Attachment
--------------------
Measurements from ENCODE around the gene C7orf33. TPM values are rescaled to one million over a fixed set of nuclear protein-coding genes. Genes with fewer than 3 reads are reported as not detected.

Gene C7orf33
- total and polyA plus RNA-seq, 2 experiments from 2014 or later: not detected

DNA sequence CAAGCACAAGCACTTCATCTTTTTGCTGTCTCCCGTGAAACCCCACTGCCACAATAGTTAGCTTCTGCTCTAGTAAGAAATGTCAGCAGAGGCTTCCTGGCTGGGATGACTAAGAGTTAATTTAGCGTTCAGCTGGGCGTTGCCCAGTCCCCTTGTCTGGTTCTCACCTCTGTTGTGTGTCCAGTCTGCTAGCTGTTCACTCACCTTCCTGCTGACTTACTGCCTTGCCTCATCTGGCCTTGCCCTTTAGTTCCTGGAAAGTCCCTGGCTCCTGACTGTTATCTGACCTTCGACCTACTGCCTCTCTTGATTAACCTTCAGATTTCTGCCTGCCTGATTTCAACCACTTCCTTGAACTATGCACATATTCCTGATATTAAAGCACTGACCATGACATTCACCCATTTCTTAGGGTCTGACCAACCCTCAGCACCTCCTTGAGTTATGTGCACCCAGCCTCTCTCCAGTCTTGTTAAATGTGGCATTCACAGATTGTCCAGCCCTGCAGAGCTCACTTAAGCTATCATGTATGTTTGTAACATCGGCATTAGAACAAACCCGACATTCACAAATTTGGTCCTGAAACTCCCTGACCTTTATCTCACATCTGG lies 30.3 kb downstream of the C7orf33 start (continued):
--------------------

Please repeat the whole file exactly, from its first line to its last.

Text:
Measurements from ENCODE around the gene C7orf33. TPM values are rescaled to one million over a fixed set of nuclear protein-coding genes. Genes with fewer than 3 reads are reported as not detected.

Gene C7orf33
- total and polyA plus RNA-seq, 2 experiments from 2014 or later: not detected

DNA sequence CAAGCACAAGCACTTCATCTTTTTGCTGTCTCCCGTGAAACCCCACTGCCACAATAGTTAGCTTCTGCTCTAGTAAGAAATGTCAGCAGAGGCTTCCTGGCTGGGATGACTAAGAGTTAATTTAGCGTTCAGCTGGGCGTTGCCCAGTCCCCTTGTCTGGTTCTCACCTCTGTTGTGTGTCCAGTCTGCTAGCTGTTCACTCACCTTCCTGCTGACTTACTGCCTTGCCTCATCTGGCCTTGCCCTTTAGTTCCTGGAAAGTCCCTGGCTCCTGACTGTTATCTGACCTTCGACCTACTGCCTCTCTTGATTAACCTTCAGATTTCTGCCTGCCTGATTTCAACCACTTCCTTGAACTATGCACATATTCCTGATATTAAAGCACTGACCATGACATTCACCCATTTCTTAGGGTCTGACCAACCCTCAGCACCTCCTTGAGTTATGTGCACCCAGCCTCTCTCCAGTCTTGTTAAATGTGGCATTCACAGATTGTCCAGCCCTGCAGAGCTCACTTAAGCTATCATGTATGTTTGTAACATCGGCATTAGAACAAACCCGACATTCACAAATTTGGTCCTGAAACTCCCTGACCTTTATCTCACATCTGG lies 30.3 kb downstream of the C7orf33 start (continued):